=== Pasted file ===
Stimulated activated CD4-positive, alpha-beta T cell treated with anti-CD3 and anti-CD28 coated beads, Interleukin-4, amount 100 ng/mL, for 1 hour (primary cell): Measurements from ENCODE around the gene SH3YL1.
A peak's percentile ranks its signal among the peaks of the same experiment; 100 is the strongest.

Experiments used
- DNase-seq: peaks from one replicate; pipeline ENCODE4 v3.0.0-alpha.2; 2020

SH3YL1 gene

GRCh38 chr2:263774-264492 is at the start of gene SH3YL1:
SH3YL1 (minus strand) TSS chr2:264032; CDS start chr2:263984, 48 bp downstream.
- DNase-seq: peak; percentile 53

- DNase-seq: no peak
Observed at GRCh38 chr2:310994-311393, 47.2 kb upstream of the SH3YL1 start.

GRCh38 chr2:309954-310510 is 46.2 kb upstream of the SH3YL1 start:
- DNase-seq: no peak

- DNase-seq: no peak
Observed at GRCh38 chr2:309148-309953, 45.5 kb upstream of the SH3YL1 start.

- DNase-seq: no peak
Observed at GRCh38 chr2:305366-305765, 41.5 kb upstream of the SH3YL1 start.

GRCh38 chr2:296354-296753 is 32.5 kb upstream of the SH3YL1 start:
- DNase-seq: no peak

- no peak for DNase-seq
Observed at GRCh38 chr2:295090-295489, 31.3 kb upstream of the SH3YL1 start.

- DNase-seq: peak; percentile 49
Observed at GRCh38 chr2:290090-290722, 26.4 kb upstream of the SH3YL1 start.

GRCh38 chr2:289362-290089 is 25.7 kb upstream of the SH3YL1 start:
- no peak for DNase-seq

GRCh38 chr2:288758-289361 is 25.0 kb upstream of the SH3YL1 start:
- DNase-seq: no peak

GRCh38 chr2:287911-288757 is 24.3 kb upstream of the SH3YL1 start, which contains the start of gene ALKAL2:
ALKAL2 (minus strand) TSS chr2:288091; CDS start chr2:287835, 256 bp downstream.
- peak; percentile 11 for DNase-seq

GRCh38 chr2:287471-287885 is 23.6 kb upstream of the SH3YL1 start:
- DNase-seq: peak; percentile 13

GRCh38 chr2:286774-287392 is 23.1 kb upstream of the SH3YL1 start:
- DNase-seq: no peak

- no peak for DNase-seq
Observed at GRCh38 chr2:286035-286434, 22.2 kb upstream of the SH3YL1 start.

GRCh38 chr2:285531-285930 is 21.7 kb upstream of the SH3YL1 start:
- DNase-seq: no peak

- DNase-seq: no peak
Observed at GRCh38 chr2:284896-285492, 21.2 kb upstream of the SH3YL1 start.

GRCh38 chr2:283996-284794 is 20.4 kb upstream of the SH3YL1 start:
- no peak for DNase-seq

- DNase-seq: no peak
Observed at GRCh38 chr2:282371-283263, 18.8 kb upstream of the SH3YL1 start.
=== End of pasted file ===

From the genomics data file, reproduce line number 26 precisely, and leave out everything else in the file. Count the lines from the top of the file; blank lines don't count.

- DNase-seq: no peak